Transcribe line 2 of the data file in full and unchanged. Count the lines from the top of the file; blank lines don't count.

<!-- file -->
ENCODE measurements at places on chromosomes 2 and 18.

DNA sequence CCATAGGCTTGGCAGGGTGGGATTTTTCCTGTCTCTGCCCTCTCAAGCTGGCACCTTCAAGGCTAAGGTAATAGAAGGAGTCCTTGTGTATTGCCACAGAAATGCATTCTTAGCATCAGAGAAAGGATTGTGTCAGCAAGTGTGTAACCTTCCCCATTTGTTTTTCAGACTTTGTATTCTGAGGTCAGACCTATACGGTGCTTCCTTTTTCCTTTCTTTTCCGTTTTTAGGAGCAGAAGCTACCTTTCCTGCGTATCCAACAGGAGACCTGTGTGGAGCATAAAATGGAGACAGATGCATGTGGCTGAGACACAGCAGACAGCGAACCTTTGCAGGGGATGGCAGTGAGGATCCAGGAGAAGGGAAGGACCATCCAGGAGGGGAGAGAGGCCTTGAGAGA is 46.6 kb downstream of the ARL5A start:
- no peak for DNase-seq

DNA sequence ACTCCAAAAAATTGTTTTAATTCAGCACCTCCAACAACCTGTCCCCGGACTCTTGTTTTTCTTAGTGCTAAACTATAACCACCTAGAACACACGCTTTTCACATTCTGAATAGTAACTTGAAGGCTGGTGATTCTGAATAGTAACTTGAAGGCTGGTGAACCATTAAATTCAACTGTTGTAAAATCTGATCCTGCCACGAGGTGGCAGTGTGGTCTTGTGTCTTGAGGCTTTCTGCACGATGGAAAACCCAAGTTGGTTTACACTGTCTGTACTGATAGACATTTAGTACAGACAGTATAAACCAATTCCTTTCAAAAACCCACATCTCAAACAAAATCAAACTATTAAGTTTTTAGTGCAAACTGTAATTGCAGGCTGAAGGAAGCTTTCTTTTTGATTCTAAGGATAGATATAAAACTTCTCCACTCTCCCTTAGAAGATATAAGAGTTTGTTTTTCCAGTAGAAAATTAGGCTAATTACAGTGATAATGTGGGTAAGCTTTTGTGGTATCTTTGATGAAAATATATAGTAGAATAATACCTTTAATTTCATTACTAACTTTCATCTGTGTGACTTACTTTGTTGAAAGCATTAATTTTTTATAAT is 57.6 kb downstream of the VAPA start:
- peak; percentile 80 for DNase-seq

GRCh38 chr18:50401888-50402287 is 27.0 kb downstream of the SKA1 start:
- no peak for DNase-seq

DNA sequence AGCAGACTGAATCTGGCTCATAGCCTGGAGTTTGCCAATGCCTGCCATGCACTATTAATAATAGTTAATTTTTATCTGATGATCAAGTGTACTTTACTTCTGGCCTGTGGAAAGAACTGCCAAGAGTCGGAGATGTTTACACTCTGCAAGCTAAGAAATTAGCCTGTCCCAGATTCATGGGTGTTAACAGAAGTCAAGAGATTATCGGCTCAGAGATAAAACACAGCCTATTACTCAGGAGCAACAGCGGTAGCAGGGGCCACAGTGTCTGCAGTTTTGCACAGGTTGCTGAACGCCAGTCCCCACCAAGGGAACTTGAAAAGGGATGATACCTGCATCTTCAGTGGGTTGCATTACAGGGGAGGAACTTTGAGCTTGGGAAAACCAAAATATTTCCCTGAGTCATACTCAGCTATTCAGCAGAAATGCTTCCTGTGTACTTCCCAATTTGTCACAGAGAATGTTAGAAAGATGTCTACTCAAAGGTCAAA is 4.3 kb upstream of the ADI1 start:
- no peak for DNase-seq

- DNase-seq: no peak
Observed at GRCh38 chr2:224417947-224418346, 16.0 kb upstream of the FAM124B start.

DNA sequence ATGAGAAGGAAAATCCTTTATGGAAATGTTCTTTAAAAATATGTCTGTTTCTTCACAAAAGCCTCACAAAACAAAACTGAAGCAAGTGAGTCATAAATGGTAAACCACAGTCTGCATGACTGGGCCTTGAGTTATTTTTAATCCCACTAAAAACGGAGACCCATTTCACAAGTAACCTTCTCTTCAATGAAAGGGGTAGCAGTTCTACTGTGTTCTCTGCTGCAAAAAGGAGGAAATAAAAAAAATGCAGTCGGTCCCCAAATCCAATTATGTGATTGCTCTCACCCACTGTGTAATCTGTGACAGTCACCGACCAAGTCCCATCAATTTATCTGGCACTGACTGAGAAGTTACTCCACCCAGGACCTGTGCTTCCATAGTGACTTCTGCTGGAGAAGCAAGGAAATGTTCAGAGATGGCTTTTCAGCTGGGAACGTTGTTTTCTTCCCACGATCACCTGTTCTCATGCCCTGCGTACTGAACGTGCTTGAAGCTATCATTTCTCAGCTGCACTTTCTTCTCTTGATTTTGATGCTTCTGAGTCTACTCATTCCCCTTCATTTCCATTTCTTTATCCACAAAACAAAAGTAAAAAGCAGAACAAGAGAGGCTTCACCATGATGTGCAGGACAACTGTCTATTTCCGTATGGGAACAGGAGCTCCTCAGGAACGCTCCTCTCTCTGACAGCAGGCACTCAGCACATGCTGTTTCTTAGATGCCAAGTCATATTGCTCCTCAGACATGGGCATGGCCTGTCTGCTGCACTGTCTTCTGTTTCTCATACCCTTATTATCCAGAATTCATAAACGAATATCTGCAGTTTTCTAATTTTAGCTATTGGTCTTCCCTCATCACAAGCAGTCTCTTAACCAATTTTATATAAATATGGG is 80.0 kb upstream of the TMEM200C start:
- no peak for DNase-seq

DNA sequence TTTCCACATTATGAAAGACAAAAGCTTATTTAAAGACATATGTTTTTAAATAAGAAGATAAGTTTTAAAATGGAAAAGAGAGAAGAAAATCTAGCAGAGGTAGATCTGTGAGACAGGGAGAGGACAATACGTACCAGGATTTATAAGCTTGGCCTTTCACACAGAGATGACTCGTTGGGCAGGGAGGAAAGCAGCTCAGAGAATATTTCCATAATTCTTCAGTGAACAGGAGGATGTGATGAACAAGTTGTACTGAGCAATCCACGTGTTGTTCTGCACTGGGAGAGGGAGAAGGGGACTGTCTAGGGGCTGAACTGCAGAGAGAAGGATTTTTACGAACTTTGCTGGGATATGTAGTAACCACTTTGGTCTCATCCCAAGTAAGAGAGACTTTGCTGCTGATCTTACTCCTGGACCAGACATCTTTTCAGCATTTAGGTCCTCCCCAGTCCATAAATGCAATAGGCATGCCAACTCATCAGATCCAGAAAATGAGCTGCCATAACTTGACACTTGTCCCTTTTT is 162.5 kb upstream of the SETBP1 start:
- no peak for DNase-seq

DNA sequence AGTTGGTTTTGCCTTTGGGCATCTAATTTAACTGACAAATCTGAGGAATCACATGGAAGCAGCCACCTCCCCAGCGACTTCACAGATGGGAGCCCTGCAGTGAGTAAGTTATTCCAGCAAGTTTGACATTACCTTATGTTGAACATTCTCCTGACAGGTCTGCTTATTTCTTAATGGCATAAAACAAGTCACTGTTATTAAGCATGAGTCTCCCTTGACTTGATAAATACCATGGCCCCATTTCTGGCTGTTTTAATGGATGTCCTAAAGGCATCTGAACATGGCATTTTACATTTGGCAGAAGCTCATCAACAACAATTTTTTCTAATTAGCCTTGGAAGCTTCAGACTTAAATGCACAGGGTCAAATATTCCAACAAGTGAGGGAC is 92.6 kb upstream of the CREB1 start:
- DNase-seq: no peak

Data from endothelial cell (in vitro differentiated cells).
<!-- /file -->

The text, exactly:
DNA sequence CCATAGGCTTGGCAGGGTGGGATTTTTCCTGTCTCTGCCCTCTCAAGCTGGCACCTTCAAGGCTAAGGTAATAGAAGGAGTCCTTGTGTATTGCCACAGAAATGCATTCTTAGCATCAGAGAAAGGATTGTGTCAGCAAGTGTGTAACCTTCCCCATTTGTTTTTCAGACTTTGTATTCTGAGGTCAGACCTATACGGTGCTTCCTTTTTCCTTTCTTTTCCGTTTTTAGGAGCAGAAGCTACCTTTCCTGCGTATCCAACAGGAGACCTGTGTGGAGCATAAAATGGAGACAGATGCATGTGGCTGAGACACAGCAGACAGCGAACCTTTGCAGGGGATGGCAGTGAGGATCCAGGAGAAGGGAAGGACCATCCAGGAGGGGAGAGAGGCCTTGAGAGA is 46.6 kb downstream of the ARL5A start: